Auditing And assurance services - Solutions Manual Auditing and Assurance Services Fourteenth Edition CONTENTS I THE AUDITING PROFESSION 1 2 3 4 5 The

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Unformatted text preview: Solutions Manual Auditing and Assurance Services Fourteenth Edition CONTENTS I. THE AUDITING PROFESSION 1 2 3 4 5 The Demand for Audit and Other Assurance Services ................. The CPA Profession......................................................... Audit Reports ................................................................. Professional Ethics .......................................................... Legal Liability ................................................................. 1-1 2-1 3-1 4-1 5-1 II. THE AUDIT PROCESS 6 7 8 9 10 11 12 13 Audit Responsibilities and Objectives ..................................... Audit Evidence ............................................................... Audit Planning and Analytical Procedures................................ Materiality and Risk ......................................................... Section 404 Audits of Internal Control and Control Risk ................ Fraud Auditing ............................................................... The Impact of Information Technology on the Audit Process .......... Overall Audit Plan and Audit Program .................................... 6-1 7-1 8-1 9-1 10-1 11-1 12-1 13-1 III. APPLICATION OF THE AUDIT PROCESS TO THE SALES AND COLLECTION CYCLE 14 15 16 17 Audit of the Sales and Collection Cycle: Tests of Controls and Substantive Tests of Transactions ................................... Auditing Sampling for Tests of Controls and Substantive Tests of Transactions ................................... Completing the Tests in the Sales and Collection Cycle: Accounts Receivable ........................................................ Audit Sampling for Tests of Details of Balances ......................... 14-1 15-1 16-1 17-1 IV. APPLICATION OF THE AUDIT PROCESS TO OTHER CYCLES 18 19 20 21 22 23 Audit of the Acquisition and Payment Cycle: Tests of Controls, Substantive Tests of Transactions, and Accounts Payable ...................................................... Completing the Tests in the Acquisition and Payment Cycle: Verification of Selected Accounts.......................................... Audit of the Payroll and Personnel Cycle ................................. Audit of the Inventory and Warehousing Cycle .......................... Audit of the Capital Acquisition and Repayment Cycle ................. Audit of Cash Balances ..................................................... 18-1 19-1 20-1 21-1 22-1 23-1 V. COMPLETING THE AUDIT 24 Completing the Audit ........................................................ 24-1 VI. OTHER ASSURANCE AND NONASSURANCE SERVICES 25 26 Other Assurance Services .................................................. Internal and Governmental Financial Auditing and Operational Auditing ................................................... 25-1 26-1 Chapter 1 The Demand for Audit and Other Assurance Services Review Questions 1-1 The relationship among audit services, attestation services, and assurance services is reflected in Figure 1-3 on page 12 of the text. An assurance service is an independent professional service to improve the quality of information for decision makers. An attestation service is a form of assurance service in which the CPA firm issues a report about the reliability of an assertion that is the responsibility of another party. Audit services are a form of attestation service in w hich the auditor expresses a writ ten conclusion about t he degree of correspondence between information and established criteria. The most common form of audit service is an audit of historical financial statements, in which the auditor expresses a conclusion as to whether the financial statements are presented in accordance with an applicable financial reporting framework such as U.S. GAAP or IFRS. An example of an attestation service is a report on the effectiveness of an entity’s internal control over financial reporting. There are many possible forms of assurance services, including services related to business performance measurement, health care performance, and information system reliability. 1-2 An independent audit is a means of satisfying the need for reliable information on the part of decision makers. Factors of a complex society which contribute to this need are: 1. 2. 3. 4. Remoteness of information a. Owners (stockholders) divorced from management b. Directors not involved in day-to-day operations or decisions c. Dispersion of the business among numerous geographic locations and complex corporate structures Biases and motives of provider a. Information will be biased in favor of the provider when his or her goals are inconsistent with the decision maker's goals. Voluminous data a. Possibly millions of transactions processed daily via sophisticated computerized systems b. Multiple product lines c. Multiple transaction locations Complex exchange transactions a. New and changing business relationships lead to innovative accounting and reporting problems b. Potential impact of transactions not quantifiable, leading to increased disclosures 1-1 1-3 1. 2. 3. Risk-free interest rate This is approximately the rate the bank could earn by investing in U.S. treasury notes for the same length of time as the business loan. Business risk for the customer This risk reflects the possibility that the business will not be able to repay its loan because of economic or business conditions such as a recession, poor management decisions, or unexpected competition in the industry. Information risk This risk reflects the possibility that the information upon which the business risk decision was made was inaccurate. A likely cause of the information risk is the possibility of inaccurate financial statements. Auditing has no effect on either the risk-free interest rate or business risk. However, auditing can significantly reduce information risk. 1-4 The four primary causes of information risk are remoteness of information, biases and motives of the provider, voluminous data, and the existence of complex exchange transactions. The three main ways to reduce information risk are: 1. 2. 3. User verifies the information. User shares the information risk with management. Audited financial statements are provided. The advantages and disadvantages of each are as follows: ADVANTAGES DISADVANTAGES USER VERIFIES INFORMATION 1. User obtains information desired. 2. User can be more confident of the qualifications and activities of the person getting the information. 1. High cost of obtaining information. 2. Inconvenience to the person providing the information because large number of users would be on premises. USER SHARES INFORMATION RISK WITH MANAGEMENT 1. No audit costs incurred. 1. User may not be able to collect on losses. AUDITED FINANCIAL STATEMENTS ARE PROVIDED 1. Multiple users obtain the information. 2. Information risk can usually be reduced sufficiently to satisfy users at reasonable cost. 3. Minimal inconvenience to management by having only one auditor. 1. May not meet needs of certain users. 2. Cost may be higher than the benefits in some situations, such as for a small company. 1-2 1-5 To do an audit, there must be information in a verifiable form and some standards (criteria) by which the auditor can evaluate the information. Examples of established criteria include generally accepted accounting principles and the Internal Revenue Code. Determining the degree of correspondence between information and established criteria is determining whether a given set of information is in accordance with the established criteria. The information for Jones Company's tax return is the federal tax returns filed by the company. The e stablished criteria are found in t he Internal Reve nue Code and all interpretations. For the audit of Jones Company's financial statements the information is the financial statements being audited and the established criteria are generally accepted accounting principles. 1-6 The primary evidence the internal revenue agent will use in the audit of the Jones Company's tax return include all available documentation and other information available in Jones’ office or from other sources. For example, when the internal revenue agent audits taxable income, a major source of information will be bank statements, the cash receipts journal and deposit slips. The internal revenue agent is likely to emphasize unrecorded receipts and revenues. For expenses, major sources of evidence are likely to be cancelled checks and e lectronic funds transfers, vendors' i nvoices, and ot her supporting documentation. 1-7 This apparent paradox arises from the distinction between the function of auditing and the function of accounting. The accounting function is the recording, classifying and summarizing of economic events to provide relevant information to decision makers. The rules of accounting are the criteria used by the auditor for evaluating the presentation of economic events for financial statements and he or she must therefore have an understanding of accounting standards, as well as auditing standards. The accountant need not, and frequently does not, understand what auditors do, unless he or she is involved in doing audits, or has been trained as an auditor. 1-3 1-8 OPERATIONAL AUDITS COMPLIANCE AUDITS AUDITS OF FINANCIAL STATEMENTS PURPOSE To evaluate whether operating procedures are efficient and effective To determine whether the client is following specific procedures set by higher authority To determine whether the overall financial statements are presented in accordance with specified criteria (usually GAAP) USERS OF AUDIT REPORT Management of organization Authority setting down procedures, internal or external Different groups for different purposes — many outside entities NATURE Highly nonstandard; often subjective Not standardized, but specific and usually objective Highly standardized PERFORMED BY: CPAs Frequently Occasionally Almost universally GAO AUDITORS Frequently Frequently Occasionally IRS AUDITORS Never Universally Never INTERNAL AUDITORS Frequently Frequently Frequently 1-9 Five examples of specific operational audits that could be conducted by an internal auditor in a manufacturing company are: 1. 2. 3. Examine employee time records and personnel records to determine if sufficient information is available to maximize the effective use of personnel. Review the processing of sales invoices to determine if it could be done more efficiently. Review the acquisitions of goods, including costs, to determine if they are being purchased at the lowest possible cost considering the quality needed. 1-4 1-9 (continued) 4. 5. Review and evaluate the efficiency of the manufacturing process. Review the processing of cash receipts to determine if they are deposited as quickly as possible. 1-10 When auditing historical financial statements, an auditor must have a thorough understanding of the client and its environment. This knowledge should include the client’s regulatory and operating environment, business strategies and processes, and measurement indicators. This strategic understanding is also useful in other assurance or consulting engagements. For example, an auditor who is performing an assurance service on information technology would need to understand the client’s business strategies and processes related to information technology, including such things as purchases and sales via the Internet. Similarly, a practitioner performing a consulting engagement to evaluate the efficiency and effectiveness of a client’s manufacturing process would likely start with an analysis of various measurement indicators, including ratio analysis and benchmarking against key competitors. 1-11 The major differences in the scope of audit responsibilities are: 1. 2. 3. 4. CPAs perform audits in accordance with auditing standards of published financial statements prepared in accordance with U.S. GAAP or IFRS. GAO auditors perform compliance or operational audits in order to assure the Congress of the expenditure of public funds in accordance with its directives and the law. IRS agents perform compliance audits to enforce the federal tax laws as defined by Congress, interpreted by the courts, and regulated by the IRS. Internal auditors perform compliance or operational audits in order to assure management or the board of directors that controls and policies are properly and consistently developed, applied and evaluated. 1-12 The four parts of the Uniform CPA Examination are: Auditing and Attestation, Financial Accounting and Reporting, Regulation, and Business Environment and Concepts. 1-13 It is important for CPAs to be knowledgeable about information technology, including e-commerce, because many of their clients rely extensively on these technologies. Examples of commonly used e-commerce technologies include p urchases and sales of goods through the In ternet, automatic inventory reordering via direct connection to inventory suppliers, and online banking. CPAs who perform audits or provide other assurance services about information generated with these technologies need a basic knowledge and understanding of information technology and e-commerce in order to identify and respond to risks in the financial and other information generated by these technologies. 1-5 Multiple Choice Questions From CPA Examinations 1-14 a. (3) b. (2) c. (2) d. (3) 1-15 a. (2) b. (3) c. (4) d. (3) Discussion Questions And Problems The relationship among audit services, attestation services and assurance services is reflected in Figure 1-3 on page 12 of the text. Audit services are a form of attestation service, and attestation s ervices are a form of assurance service. In a diagram, audit s ervices are located within th e attestation service area, and attestation services are located within the assurance service area. 1. 2. 3. 4. (2) (1) (2) (2) (3) 5. 6. 7. (2) (2) (2) 8. 9. 10. 1-17 a. b. 1-16 (2) (2) (3) An attestation service other than an audit service An audit of historical financial statements An attestation service other than an audit service An attestation service other than an audit service; or An assurance service that is not an attestation service (WebTrust developed from the AICPA Special Committee on Assurance Services, but the service meets the criteria for an attestation service.) An attestation service other than an audit service An attestation service other than an audit service An attestation service that is not an audit service (Review services are a form of attestation, but are performed according to Statements on Standards for Accounting and Review Services.) An attestation service other than an audit service An attestation service other than an audit service An assurance service that is not an attestation service a. The interest rate for the loan that requires a review report is lower than the loan that did not require a review because of lower information risk. A review report provides moderate assurance to financial statement users, which lowers information risk. An audit report provides further assurance and lower information risk. As a result of reduced information risk, the interest rate is lowest for the loan with the audit report. b. Given these circumstances, Busch should select the loan from First City Bank that requires an annual audit. In this situation, the additional cost of the audit is less than the reduction in interest due to lower information risk. The following is the calculation of total costs for each loan: 1-6 1-17 (continued) LENDER Existing loan United National Bank First City Bank c. CPA COST OF CPA SERVICE SERVICES ANNUAL INTEREST ANNUAL LOAN COST None 0 $ 247,500 $ 247,500 Review $ 20,000 $ 202,500 $ 222,500 Audit $ 45,000 $ 157,500 $ 202,500 Busch should select the loan from United National Bank due to the higher cost of the audit and the reduced interest rate for the loan from United National Bank. The following is the calculation of total costs for each loan: LENDER Existing loan United National Bank First City Bank CPA COST OF CPA SERVICE SERVICES ANNUAL INTEREST ANNUAL LOAN COST None 0 $ 247,500 $ 247,500 Review $ 20,000 $ 180,000 $ 200,000 Audit $ 55,000 $ 157,500 $ 212,500 d. e. 1-18 Busch may desire to have an audit because of the many other b enefits that an audit provides. The audit will provide Busch’s management with assurance about annual financial information used for decision-making purposes. The audit may detect errors or fraud, and provide management with information about the effectiveness of controls. In addition, the audit may result in recommendations to management that will improve efficiency or effectiveness. The auditor must have a thorough understanding of the client and its environment, including the client’s e-commerce technologies, industry, regulatory and operating environment, suppliers, customers, creditors, and business strategies and processes. This thorough analysis helps the auditor identify risks associated with the client’s strategies that may affect whether the financial statements are fairly stated. This strategic knowledge of the client’s business often helps the auditor identify ways to help the client improve business operations, thereby providing added value to the audit function. a. The services provided by Consumers Union are very similar to assurance services provided by CPA firms. The services provided by Consumers Union and assurance services provided by CPA firms are designed to improve the quality of information for decision makers. CPAs are valued for their independence, and the reports provided by Consumers Union are valued because Consumers Union is independent of the products tested. 1-7 1-18 (continued) b. The concepts of information risk for the buyer of an automobile and for the user of financial statements are essentially the same. They are both concerned with the problem of unreliable information being provided. In the case of the auditor, the user is concerned about unreliable information being provided in the financial statements. The buyer of an automobile is likely to be concerned about the manufacturer or dealer providing unreliable information. c. The four causes of information risk are essentially the same for a buyer of an automobile and a user of financial statements: (1) Remoteness of information It is difficult for a user to obtain much information about either an automobile manufacturer or the automobile itself without incurring considerable cost. The automobile buyer does have the advantage of possibly knowing other users who are satisfied or dissatisfied with a similar automobile. (2) Biases and motives of provider There is a conflict between the automobile buyer and the manufacturer. The buyer wants to buy a high quality product at minimum cost whereas the seller wants to maximize the selling price and quantity sold. (3) V oluminous data There is a large amount of available information about automobiles that users might like to have in order to evaluate an automobile. Either that information is not available or too costly to obtain. (4) C omplex exchange transactions T he acquisition of an automobile is expensive and certainly a complex decision because of all the components that go into making a good automobile and choosing between a large number of alternatives. d. The three ways users of financial statements and buyers of automobiles reduce information risk are also similar: (1) User verifies information him or herself That can be obtained by driving different automobiles, examining the specifications of the automobiles, talking to other users and doing research in various magazines. (2) U ser shares informati on risk with management T he manufacturer of a product has a responsibility to meet its warranties and to provide a reasonable product. The buyer of an automobile can return the automobile for correction of defects. In some cases a refund may be obtained. (3) Examine the information prepared by ...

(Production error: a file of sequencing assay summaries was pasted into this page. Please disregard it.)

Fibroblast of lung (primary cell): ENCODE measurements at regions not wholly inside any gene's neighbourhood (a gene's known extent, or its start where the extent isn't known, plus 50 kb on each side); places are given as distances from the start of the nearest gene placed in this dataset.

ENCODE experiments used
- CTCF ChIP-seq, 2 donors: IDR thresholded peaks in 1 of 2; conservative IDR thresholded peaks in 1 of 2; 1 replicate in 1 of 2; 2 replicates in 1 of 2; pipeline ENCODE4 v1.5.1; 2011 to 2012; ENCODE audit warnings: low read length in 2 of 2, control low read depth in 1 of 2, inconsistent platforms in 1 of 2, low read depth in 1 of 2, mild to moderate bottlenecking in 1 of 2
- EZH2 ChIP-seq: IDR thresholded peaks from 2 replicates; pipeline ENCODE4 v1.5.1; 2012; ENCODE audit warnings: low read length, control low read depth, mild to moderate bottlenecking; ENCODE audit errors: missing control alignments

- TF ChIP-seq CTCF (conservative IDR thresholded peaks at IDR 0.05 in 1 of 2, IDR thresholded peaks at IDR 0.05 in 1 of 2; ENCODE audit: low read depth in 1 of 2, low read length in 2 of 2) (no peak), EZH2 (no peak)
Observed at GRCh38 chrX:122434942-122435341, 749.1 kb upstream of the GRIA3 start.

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  • Spring '13
  • Davis
  • ........., Financial audit, Auditor's report